invariants(f, group::BenchmarkGroup) = BenchmarkTools.invariants(f, group)
invariants(f, x) = BenchmarkTools.invariants(f, x)

The last thing to do is make the docstring of BenchmarkTools.invariants
accessible to the help of invariants. It happens it has no docstring, but
if it had one I must do (this adds to the doc of invariants):

@doc (@doc BenchmarkTools.invariants) invariants

I call the end result of the above process merging the package
BenchmarkTools with my current package. What I announce here is a
macro @usingmerge which does all the above automatically. If you do

julia> using UsingMerge
julia> @usingmerge BenchmarkTools

The function determines conflicting method names in the package and merges
them as above, and does using of the non-conflicting names.

Just like for using you can usingmerge only some of the names of the
package

julia> @usingmerge BenchmarkTools: invariants, ratio

The macro @usingmerge has two optional arguments

julia> @usingmerge reexport BenchmarkTools

will reexport all non-conflicting names (a conflicting name is by
definition already present in your environment and will be exported if you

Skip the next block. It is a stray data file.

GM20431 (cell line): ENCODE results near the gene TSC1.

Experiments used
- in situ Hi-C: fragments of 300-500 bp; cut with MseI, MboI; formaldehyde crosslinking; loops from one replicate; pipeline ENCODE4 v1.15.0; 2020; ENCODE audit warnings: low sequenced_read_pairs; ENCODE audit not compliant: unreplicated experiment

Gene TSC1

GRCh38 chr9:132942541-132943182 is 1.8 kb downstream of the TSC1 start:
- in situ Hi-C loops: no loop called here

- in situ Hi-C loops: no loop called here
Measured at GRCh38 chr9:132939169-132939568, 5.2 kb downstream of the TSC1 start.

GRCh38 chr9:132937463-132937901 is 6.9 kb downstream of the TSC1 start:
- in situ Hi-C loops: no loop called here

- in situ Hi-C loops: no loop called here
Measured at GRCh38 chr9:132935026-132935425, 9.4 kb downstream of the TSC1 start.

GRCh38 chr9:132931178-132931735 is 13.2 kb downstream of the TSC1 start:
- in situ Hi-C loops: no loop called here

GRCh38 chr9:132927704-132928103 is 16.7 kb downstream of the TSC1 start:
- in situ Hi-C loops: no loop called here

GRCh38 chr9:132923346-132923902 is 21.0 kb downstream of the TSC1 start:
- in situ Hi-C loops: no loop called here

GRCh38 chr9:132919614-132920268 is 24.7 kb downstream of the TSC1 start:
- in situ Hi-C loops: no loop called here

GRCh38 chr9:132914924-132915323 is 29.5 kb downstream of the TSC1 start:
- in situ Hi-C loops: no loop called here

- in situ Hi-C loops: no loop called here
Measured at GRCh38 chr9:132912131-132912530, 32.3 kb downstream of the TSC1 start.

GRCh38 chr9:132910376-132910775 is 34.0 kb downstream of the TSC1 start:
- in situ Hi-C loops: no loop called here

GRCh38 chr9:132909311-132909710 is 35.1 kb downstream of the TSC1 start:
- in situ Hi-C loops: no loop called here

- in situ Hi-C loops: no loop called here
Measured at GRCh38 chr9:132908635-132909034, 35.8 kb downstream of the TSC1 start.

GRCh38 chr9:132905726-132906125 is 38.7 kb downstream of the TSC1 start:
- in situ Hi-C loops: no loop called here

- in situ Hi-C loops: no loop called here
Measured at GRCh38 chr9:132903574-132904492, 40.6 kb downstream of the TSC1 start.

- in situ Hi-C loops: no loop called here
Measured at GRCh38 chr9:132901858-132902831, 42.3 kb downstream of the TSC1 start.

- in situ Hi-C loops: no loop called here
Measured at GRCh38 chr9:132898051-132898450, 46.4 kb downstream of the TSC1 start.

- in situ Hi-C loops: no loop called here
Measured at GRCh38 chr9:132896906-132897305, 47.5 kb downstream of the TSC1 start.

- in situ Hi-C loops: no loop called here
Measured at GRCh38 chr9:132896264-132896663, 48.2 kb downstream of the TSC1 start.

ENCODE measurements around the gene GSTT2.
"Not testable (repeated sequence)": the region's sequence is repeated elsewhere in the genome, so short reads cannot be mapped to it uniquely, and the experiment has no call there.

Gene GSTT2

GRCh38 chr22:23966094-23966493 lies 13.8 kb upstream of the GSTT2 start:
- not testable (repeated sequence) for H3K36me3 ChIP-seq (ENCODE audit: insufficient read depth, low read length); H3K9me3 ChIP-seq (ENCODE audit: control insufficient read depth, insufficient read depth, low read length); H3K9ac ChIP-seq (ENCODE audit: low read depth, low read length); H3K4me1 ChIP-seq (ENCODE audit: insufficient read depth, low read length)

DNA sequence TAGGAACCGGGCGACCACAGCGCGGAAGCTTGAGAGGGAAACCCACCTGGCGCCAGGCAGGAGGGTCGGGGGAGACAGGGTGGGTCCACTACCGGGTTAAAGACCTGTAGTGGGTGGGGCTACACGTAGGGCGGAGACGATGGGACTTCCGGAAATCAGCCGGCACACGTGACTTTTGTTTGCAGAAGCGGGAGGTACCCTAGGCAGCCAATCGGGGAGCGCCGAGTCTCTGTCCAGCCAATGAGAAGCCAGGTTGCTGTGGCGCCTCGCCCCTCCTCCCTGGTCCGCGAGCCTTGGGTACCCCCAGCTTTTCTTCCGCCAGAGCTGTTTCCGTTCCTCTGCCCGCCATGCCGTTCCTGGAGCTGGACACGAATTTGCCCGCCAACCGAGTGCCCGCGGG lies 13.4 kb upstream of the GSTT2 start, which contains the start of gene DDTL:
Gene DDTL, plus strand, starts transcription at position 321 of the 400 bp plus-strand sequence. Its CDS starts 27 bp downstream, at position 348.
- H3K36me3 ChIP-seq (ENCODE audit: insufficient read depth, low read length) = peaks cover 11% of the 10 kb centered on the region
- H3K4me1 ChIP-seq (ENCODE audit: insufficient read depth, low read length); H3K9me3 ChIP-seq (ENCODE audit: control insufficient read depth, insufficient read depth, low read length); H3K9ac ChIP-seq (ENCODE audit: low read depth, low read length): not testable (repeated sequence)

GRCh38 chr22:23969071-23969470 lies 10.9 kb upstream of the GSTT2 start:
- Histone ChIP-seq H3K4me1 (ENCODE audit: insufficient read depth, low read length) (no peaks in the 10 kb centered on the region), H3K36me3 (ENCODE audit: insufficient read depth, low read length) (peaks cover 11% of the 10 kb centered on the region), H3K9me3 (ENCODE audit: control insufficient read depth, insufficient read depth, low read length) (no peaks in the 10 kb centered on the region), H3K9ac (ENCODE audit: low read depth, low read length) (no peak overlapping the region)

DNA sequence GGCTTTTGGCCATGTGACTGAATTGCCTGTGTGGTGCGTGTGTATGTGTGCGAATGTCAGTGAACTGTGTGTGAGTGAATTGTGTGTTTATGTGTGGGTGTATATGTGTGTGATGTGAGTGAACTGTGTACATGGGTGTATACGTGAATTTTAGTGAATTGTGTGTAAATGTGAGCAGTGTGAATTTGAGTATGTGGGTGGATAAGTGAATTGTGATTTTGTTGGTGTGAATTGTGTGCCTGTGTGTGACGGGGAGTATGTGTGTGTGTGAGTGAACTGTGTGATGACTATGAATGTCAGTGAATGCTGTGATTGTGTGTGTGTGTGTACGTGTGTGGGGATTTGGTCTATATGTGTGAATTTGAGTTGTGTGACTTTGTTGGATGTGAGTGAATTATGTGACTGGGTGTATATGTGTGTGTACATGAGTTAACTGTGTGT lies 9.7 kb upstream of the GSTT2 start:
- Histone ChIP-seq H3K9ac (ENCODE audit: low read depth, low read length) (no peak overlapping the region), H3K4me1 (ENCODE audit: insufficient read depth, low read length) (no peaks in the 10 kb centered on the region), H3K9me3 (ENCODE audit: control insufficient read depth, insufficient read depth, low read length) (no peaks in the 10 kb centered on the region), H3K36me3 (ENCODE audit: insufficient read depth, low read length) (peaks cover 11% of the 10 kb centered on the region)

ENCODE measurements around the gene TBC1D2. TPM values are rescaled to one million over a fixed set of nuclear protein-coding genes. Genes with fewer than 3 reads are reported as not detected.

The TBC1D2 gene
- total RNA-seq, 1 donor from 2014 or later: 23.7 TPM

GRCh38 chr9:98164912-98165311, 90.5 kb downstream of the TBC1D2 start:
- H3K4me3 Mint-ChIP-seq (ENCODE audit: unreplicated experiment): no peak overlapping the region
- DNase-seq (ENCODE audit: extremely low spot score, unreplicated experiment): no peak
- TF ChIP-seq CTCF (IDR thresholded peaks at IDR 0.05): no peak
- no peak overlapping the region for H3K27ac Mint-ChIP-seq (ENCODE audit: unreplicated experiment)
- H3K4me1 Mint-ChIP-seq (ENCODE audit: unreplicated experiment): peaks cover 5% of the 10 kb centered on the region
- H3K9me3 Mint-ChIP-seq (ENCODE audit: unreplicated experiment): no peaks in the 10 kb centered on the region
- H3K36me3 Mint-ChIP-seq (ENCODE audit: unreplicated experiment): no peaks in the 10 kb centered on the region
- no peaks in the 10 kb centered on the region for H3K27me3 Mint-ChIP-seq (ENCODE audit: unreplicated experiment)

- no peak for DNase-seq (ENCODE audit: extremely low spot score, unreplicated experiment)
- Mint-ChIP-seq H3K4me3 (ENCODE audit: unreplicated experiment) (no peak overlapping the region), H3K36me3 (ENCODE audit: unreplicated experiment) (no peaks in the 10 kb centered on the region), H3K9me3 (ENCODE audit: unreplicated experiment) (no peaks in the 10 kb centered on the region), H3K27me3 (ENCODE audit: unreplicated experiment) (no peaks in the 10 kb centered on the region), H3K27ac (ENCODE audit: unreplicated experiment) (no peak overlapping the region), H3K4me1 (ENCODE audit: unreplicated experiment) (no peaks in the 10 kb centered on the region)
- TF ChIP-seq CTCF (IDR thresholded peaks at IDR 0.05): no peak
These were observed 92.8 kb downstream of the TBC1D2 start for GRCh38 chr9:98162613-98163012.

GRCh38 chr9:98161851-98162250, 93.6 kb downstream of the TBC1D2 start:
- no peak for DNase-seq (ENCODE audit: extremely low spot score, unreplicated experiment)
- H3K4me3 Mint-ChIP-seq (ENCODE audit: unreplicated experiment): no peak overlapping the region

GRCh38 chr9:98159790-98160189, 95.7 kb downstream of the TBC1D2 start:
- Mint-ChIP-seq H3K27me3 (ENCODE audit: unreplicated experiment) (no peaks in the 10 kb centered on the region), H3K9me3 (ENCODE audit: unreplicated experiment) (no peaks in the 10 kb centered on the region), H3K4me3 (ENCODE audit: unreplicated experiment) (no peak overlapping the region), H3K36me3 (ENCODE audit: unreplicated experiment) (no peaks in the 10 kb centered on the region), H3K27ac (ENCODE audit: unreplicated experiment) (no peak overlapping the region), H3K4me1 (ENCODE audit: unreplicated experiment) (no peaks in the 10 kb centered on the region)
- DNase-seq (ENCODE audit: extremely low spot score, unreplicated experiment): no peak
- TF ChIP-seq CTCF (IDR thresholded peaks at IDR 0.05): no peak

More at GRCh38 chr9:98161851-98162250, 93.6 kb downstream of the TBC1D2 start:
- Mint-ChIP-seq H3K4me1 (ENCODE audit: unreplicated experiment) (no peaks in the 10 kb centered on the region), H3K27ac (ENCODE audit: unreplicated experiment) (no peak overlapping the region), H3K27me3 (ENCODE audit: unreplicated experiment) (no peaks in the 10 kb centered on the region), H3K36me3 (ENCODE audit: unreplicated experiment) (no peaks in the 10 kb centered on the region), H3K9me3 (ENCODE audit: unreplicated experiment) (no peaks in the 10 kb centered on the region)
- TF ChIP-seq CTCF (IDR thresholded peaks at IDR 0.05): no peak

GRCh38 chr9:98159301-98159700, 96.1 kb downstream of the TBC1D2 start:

did export it).

julia> @usingmerge verbose=true BenchmarkTools

will print all conflicts resolved, and verbose=2 will print all executed
commands.

You will find some more information in the docstring of @usingmerge.

Since I wrote this function, I found that I got the hoped for modularity
benefits in my code. For example, I have in my Gapjm.jl package modules

  • Perms Permutations
  • Cycs Cyclotomic numbers (sums of complex roots of unity)
  • Pols Univariate Laurent polynomials
  • Mvps.jl Multivariate Puiseux polynomials
  • Posets.jl Posets
  • FFields.jl Finite fields

that I designed as independent, stand-alone packages which each can be used
without importing anything else from my package. To use them together I can
now just using_merge each of them instead of writing (unpleasant) glue
code.

I do not advocate always replacing the semantics of using with that of
@usingmerge, but I feel that @usingmerge is a nice tool for using
packages together without having to write glue code (and without having to
modify any of the used packages). The meaning of “pirating a type” becomes
a little bit wider in this context, as you saw with the method
invariants(y) in BenchmarkTools: it is, I would say, polite, if any of
your methods which has a possibly conflicting name uses at least one of
your own types in its signature.

The program only merges methods of functions. If a conflicting name is a
macro, a struct or a type, a message is printed and the name is not
merged.

Any kind of feedback will be welcome. My implementation is perhaps not the
best, as I kind of parse the printed output of methods. Accessing the
internal structure of the returned object would be better but I do not know
what’s officially accessible in there. If you have any comments on the
code, functionality or documentation please contact me.